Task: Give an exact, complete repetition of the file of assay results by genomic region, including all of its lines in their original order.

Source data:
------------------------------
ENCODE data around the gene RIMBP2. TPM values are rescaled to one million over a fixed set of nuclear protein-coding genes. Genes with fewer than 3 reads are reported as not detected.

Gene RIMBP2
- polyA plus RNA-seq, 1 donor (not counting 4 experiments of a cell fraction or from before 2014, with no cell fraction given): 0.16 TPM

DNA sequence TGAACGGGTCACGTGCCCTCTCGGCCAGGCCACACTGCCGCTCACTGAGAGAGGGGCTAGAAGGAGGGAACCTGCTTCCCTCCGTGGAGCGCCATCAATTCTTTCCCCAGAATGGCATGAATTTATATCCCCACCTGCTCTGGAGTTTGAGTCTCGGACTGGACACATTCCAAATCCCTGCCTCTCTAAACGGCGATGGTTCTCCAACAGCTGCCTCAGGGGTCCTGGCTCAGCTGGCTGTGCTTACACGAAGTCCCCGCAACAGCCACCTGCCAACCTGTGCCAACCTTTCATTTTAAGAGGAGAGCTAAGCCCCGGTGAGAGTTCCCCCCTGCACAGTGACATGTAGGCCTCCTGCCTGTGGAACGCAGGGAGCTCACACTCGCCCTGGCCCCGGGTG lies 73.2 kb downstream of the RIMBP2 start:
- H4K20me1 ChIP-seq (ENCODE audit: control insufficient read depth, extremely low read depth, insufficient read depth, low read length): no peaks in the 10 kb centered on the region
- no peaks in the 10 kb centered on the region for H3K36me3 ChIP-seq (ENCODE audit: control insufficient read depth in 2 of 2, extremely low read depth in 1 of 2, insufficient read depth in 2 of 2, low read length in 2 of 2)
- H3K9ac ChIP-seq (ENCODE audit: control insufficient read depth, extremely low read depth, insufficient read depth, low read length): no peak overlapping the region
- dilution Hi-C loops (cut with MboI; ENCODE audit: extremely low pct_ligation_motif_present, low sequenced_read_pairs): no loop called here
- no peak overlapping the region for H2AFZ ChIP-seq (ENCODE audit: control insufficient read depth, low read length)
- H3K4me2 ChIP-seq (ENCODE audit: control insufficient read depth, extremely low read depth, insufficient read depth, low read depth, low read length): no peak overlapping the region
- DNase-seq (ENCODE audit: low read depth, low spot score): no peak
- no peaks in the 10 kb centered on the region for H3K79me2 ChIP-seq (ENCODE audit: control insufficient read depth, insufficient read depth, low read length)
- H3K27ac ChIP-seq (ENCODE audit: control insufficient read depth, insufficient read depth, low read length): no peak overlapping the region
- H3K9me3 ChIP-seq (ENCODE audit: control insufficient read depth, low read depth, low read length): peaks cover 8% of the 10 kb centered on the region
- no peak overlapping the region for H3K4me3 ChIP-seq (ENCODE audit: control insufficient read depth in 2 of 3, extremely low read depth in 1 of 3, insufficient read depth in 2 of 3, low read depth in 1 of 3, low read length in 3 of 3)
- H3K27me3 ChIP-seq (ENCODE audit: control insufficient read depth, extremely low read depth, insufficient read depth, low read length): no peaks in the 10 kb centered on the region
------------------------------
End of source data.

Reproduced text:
ENCODE data around the gene RIMBP2. TPM values are rescaled to one million over a fixed set of nuclear protein-coding genes. Genes with fewer than 3 reads are reported as not detected.

Gene RIMBP2
- polyA plus RNA-seq, 1 donor (not counting 4 experiments of a cell fraction or from before 2014, with no cell fraction given): 0.16 TPM

DNA sequence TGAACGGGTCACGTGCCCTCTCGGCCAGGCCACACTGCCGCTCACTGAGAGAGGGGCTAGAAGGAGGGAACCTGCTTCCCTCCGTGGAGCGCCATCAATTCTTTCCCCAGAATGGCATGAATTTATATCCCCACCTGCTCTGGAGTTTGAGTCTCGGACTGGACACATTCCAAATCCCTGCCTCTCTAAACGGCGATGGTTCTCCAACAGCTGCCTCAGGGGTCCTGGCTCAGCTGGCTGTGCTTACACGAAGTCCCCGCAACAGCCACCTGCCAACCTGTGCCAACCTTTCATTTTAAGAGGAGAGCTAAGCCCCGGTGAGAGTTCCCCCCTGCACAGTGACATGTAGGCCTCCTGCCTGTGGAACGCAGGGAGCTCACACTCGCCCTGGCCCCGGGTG lies 73.2 kb downstream of the RIMBP2 start:
- H4K20me1 ChIP-seq (ENCODE audit: control insufficient read depth, extremely low read depth, insufficient read depth, low read length): no peaks in the 10 kb centered on the region
- no peaks in the 10 kb centered on the region for H3K36me3 ChIP-seq (ENCODE audit: control insufficient read depth in 2 of 2, extremely low read depth in 1 of 2, insufficient read depth in 2 of 2, low read length in 2 of 2)
- H3K9ac ChIP-seq (ENCODE audit: control insufficient read depth, extremely low read depth, insufficient read depth, low read length): no peak overlapping the region
- dilution Hi-C loops (cut with MboI; ENCODE audit: extremely low pct_ligation_motif_present, low sequenced_read_pairs): no loop called here
- no peak overlapping the region for H2AFZ ChIP-seq (ENCODE audit: control insufficient read depth, low read length)
- H3K4me2 ChIP-seq (ENCODE audit: control insufficient read depth, extremely low read depth, insufficient read depth, low read depth, low read length): no peak overlapping the region
- DNase-seq (ENCODE audit: low read depth, low spot score): no peak
- no peaks in the 10 kb centered on the region for H3K79me2 ChIP-seq (ENCODE audit: control insufficient read depth, insufficient read depth, low read length)
- H3K27ac ChIP-seq (ENCODE audit: control insufficient read depth, insufficient read depth, low read length): no peak overlapping the region
- H3K9me3 ChIP-seq (ENCODE audit: control insufficient read depth, low read depth, low read length): peaks cover 8% of the 10 kb centered on the region
- no peak overlapping the region for H3K4me3 ChIP-seq (ENCODE audit: control insufficient read depth in 2 of 3, extremely low read depth in 1 of 3, insufficient read depth in 2 of 3, low read depth in 1 of 3, low read length in 3 of 3)
- H3K27me3 ChIP-seq (ENCODE audit: control insufficient read depth, extremely low read depth, insufficient read depth, low read length): no peaks in the 10 kb centered on the region